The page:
I found E. Lockhart's new thriller Genuine Fraud to be compulsively readable. It's a very short book, and it probably only took me two days to get tI found E. Lockhart's new thriller Genuine Fraud to be compulsively readable. It's a very short book, and it probably only took me two days to get through the audiobook.
The big gimmick of this book is that it's told backwards. It's suppose to increase suspense and be kind of a new cool way to tell a story. The beginning is really the end and you start completely confused, but it didn't take me too long to get into the flow. I think the structure works well for this story. Layers are pealed off the characters little by little, and, for a story about a chameleon, this works great.
As with most thrillers, it's probably best if you go in not knowing much at all other than that this is the story of Jule and Imogen--two friends with a lot of secrets.
I read this book around Halloween too, which was the perfect time of the year for this twisty tale. ...more
Tumbling follows five gymnasts as they compete for a spot on the Olympic team. I liked this book so much for all the same reasons that I love ballet Tumbling follows five gymnasts as they compete for a spot on the Olympic team. I liked this book so much for all the same reasons that I love ballet books. There's a real natural drama in books about characters who are competing for just a few spots at a ballet school or on an athletic team. The potential for backstabbing, coach drama, and injury, along with the characters' drive, really ups the stacks quickly.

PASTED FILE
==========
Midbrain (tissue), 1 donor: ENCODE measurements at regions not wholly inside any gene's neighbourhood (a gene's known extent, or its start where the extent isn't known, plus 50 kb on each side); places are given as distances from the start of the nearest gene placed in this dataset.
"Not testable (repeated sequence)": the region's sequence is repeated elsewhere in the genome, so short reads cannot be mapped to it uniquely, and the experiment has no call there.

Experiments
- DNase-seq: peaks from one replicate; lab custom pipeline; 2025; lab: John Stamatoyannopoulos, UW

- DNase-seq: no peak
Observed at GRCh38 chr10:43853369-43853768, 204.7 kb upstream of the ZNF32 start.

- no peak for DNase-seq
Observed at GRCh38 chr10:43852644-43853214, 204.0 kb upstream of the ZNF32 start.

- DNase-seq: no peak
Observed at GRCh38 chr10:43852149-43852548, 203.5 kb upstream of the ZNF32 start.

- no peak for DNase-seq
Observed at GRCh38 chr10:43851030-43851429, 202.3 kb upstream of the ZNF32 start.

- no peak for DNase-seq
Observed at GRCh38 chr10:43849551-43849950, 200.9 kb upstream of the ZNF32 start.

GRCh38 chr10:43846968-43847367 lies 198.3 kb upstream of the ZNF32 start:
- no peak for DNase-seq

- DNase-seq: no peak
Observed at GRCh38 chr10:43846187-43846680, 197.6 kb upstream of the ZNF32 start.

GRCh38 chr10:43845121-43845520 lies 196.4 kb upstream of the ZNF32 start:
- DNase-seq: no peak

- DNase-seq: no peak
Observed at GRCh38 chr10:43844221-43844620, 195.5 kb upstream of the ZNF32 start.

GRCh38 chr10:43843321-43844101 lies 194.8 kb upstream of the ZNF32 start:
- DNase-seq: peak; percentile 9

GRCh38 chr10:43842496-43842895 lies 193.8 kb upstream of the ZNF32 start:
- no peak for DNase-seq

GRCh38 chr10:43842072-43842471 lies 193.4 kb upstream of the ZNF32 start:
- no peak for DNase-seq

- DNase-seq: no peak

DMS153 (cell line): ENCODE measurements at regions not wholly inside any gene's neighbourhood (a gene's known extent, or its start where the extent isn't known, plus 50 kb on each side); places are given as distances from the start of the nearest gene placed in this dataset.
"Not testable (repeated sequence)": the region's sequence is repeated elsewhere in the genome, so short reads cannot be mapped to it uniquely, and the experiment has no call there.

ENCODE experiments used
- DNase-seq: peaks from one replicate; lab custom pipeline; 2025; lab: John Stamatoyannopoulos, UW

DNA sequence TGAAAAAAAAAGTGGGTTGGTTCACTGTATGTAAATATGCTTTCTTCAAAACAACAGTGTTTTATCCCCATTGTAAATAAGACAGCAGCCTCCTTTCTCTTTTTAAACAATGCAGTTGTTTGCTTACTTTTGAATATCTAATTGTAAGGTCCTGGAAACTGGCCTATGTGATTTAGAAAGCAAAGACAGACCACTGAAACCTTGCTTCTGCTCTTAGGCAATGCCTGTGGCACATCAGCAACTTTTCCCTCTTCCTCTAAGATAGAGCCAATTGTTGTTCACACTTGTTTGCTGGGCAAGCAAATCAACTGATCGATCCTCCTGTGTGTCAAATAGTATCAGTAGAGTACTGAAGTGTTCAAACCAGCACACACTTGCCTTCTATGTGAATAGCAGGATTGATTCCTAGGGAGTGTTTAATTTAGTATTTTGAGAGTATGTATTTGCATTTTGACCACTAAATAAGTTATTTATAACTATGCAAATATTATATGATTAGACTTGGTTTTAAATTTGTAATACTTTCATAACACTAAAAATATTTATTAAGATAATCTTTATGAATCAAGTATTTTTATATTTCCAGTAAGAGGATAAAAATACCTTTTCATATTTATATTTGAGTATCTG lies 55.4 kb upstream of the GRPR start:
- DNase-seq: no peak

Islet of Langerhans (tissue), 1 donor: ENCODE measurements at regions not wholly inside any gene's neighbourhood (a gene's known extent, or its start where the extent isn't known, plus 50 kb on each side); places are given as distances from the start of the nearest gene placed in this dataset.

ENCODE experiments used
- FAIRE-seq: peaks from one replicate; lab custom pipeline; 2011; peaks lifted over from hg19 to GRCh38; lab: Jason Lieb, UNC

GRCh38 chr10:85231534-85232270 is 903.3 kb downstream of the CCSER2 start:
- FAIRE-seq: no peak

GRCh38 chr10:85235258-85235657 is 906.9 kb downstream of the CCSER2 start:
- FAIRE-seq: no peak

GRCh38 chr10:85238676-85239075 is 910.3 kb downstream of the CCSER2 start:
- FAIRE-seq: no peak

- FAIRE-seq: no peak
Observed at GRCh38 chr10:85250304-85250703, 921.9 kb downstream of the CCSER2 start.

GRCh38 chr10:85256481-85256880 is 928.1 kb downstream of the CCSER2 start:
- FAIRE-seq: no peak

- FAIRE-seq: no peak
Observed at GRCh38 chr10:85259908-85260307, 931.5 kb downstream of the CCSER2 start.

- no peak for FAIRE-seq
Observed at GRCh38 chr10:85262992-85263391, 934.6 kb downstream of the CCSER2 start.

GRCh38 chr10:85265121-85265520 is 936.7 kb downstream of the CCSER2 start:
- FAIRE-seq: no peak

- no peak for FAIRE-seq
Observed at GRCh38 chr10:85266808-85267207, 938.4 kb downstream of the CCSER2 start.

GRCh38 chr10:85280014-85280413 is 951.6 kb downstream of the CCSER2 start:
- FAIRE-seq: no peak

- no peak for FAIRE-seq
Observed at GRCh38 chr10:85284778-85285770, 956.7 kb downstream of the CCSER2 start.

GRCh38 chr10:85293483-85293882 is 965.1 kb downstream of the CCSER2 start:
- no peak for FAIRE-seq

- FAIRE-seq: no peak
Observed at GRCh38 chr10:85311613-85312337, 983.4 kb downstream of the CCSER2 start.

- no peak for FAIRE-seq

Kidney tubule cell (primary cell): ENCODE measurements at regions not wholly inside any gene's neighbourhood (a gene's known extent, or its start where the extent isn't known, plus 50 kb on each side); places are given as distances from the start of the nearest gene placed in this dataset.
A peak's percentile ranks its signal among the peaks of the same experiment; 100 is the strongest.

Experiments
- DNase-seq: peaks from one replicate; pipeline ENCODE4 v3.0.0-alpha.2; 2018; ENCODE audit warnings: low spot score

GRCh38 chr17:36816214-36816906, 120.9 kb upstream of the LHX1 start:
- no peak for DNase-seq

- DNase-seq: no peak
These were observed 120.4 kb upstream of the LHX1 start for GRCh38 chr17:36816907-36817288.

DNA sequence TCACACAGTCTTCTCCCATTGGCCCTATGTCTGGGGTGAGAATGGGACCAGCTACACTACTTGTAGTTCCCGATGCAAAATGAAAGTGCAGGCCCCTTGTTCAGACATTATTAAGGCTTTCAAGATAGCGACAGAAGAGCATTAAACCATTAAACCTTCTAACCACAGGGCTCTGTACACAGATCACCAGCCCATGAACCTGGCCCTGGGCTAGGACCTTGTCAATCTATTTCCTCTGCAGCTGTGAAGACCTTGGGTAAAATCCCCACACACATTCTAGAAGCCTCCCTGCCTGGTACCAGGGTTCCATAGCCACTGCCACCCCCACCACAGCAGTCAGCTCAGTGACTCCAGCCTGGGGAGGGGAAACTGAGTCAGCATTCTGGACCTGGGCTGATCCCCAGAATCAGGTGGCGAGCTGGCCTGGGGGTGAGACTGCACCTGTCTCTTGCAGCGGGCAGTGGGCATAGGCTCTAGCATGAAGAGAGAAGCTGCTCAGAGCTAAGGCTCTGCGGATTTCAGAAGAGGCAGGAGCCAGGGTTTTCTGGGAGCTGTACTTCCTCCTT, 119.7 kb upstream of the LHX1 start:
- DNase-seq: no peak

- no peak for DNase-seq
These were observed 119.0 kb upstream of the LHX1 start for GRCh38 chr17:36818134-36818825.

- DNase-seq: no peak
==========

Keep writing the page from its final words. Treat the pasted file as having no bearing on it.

I really enjoyed how Caela Carter's book follows five gymnasts who are all coming to the competition from different places--at the top of their game, making a comeback, unrealized potential. If Ms. Carter writes a sequel, I would definitely read it. ...more
A couple of things that I absolutely love about this series. First off, Lara Jean's family is great. I love her dad and sisters, especially Kitty. Secondly, I really like how this book handles the transition to college. That's such an uncomfortable time. Finally, what makes this book truly marvelous to me is just how normal Lara Jean is. She likes to bake. She likes to scrapbook. She's smart, but she's not a super star in any sense, and, because of that, I find her so relatable. ...more
The Color of Water is a really fascinating and thought-provoking read. I'm really glad that it was selected for book club so that I had the push I ne The Color of Water is a really fascinating and thought-provoking read. I'm really glad that it was selected for book club so that I had the push I needed to finally read it. As you can imagine, the circumstances of the members of my book club are vastly different from James McBride's, and it really opened our eyes.
I really liked that the audiobook is narrated by two different narrators--one for McBride and one for his mother. That really helped keep the two story lines clear in my mind. ...more
I'm kind of falling out of love with Kasie West. Her first four books or so were just fabulous, but the newer books feel like they've lost the sparklI'm kind of falling out of love with Kasie West. Her first four books or so were just fabulous, but the newer books feel like they've lost the sparkle. The big problem is that the characters themselves don't have much personality. I did really enjoy the zoo setting in Lucky in Love.
The audio book narrator for this book is pretty awful. Unless you have a high tolerance for whiny teenage voices (which I apparently do or at least did in this case), I'd opt for the print version. ...more